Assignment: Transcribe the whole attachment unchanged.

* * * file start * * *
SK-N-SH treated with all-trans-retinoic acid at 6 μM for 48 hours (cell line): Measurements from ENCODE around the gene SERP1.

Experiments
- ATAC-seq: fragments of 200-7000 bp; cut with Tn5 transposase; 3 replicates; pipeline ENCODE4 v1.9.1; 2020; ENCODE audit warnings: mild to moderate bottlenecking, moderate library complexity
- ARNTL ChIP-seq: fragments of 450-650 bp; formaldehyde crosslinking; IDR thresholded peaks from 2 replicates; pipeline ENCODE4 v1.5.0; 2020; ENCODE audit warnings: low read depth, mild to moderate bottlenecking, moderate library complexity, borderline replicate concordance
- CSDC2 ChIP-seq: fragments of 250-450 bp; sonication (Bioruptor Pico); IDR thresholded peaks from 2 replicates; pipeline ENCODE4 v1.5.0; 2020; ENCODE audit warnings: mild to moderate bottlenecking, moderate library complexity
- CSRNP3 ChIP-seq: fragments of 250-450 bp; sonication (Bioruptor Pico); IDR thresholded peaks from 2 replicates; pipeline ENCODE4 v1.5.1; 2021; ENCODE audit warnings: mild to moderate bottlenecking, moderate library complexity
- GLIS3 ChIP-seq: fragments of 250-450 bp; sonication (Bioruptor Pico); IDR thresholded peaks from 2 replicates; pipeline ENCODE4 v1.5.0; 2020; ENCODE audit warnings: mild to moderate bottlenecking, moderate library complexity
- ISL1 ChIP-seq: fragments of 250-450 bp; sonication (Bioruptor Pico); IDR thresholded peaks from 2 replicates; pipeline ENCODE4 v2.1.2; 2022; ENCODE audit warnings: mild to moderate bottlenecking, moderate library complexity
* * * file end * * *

SK-N-SH treated with all-trans-retinoic acid at 6 μM for 48 hours (cell line): Measurements from ENCODE around the gene SERP1.

Experiments
- ATAC-seq: fragments of 200-7000 bp; cut with Tn5 transposase; 3 replicates; pipeline ENCODE4 v1.9.1; 2020; ENCODE audit warnings: mild to moderate bottlenecking, moderate library complexity
- ARNTL ChIP-seq: fragments of 450-650 bp; formaldehyde crosslinking; IDR thresholded peaks from 2 replicates; pipeline ENCODE4 v1.5.0; 2020; ENCODE audit warnings: low read depth, mild to moderate bottlenecking, moderate library complexity, borderline replicate concordance
- CSDC2 ChIP-seq: fragments of 250-450 bp; sonication (Bioruptor Pico); IDR thresholded peaks from 2 replicates; pipeline ENCODE4 v1.5.0; 2020; ENCODE audit warnings: mild to moderate bottlenecking, moderate library complexity
- CSRNP3 ChIP-seq: fragments of 250-450 bp; sonication (Bioruptor Pico); IDR thresholded peaks from 2 replicates; pipeline ENCODE4 v1.5.1; 2021; ENCODE audit warnings: mild to moderate bottlenecking, moderate library complexity
- GLIS3 ChIP-seq: fragments of 250-450 bp; sonication (Bioruptor Pico); IDR thresholded peaks from 2 replicates; pipeline ENCODE4 v1.5.0; 2020; ENCODE audit warnings: mild to moderate bottlenecking, moderate library complexity
- ISL1 ChIP-seq: fragments of 250-450 bp; sonication (Bioruptor Pico); IDR thresholded peaks from 2 replicates; pipeline ENCODE4 v2.1.2; 2022; ENCODE audit warnings: mild to moderate bottlenecking, moderate library complexity